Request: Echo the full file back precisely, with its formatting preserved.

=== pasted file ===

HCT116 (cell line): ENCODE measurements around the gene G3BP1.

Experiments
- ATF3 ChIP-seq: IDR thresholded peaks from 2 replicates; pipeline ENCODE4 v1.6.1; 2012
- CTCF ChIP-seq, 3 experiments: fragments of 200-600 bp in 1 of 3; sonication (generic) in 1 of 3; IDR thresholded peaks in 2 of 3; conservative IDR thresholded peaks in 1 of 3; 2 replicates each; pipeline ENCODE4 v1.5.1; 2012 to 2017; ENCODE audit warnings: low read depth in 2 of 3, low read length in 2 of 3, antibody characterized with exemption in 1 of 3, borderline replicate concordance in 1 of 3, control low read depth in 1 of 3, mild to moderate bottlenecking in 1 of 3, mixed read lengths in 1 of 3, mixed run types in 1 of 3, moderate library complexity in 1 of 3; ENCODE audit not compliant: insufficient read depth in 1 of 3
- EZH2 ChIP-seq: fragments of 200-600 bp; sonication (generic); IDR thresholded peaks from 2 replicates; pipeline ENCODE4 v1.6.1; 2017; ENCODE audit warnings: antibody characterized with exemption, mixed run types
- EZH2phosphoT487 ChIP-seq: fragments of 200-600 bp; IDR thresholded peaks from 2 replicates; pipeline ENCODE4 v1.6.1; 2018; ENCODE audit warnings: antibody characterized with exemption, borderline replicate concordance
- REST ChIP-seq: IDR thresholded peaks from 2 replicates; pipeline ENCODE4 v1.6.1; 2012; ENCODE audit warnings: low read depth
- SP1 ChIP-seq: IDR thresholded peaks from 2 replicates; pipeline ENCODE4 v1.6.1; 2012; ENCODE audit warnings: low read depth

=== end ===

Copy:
HCT116 (cell line): ENCODE measurements around the gene G3BP1.

Experiments
- ATF3 ChIP-seq: IDR thresholded peaks from 2 replicates; pipeline ENCODE4 v1.6.1; 2012
- CTCF ChIP-seq, 3 experiments: fragments of 200-600 bp in 1 of 3; sonication (generic) in 1 of 3; IDR thresholded peaks in 2 of 3; conservative IDR thresholded peaks in 1 of 3; 2 replicates each; pipeline ENCODE4 v1.5.1; 2012 to 2017; ENCODE audit warnings: low read depth in 2 of 3, low read length in 2 of 3, antibody characterized with exemption in 1 of 3, borderline replicate concordance in 1 of 3, control low read depth in 1 of 3, mild to moderate bottlenecking in 1 of 3, mixed read lengths in 1 of 3, mixed run types in 1 of 3, moderate library complexity in 1 of 3; ENCODE audit not compliant: insufficient read depth in 1 of 3
- EZH2 ChIP-seq: fragments of 200-600 bp; sonication (generic); IDR thresholded peaks from 2 replicates; pipeline ENCODE4 v1.6.1; 2017; ENCODE audit warnings: antibody characterized with exemption, mixed run types
- EZH2phosphoT487 ChIP-seq: fragments of 200-600 bp; IDR thresholded peaks from 2 replicates; pipeline ENCODE4 v1.6.1; 2018; ENCODE audit warnings: antibody characterized with exemption, borderline replicate concordance
- REST ChIP-seq: IDR thresholded peaks from 2 replicates; pipeline ENCODE4 v1.6.1; 2012; ENCODE audit warnings: low read depth
- SP1 ChIP-seq: IDR thresholded peaks from 2 replicates; pipeline ENCODE4 v1.6.1; 2012; ENCODE audit warnings: low read depth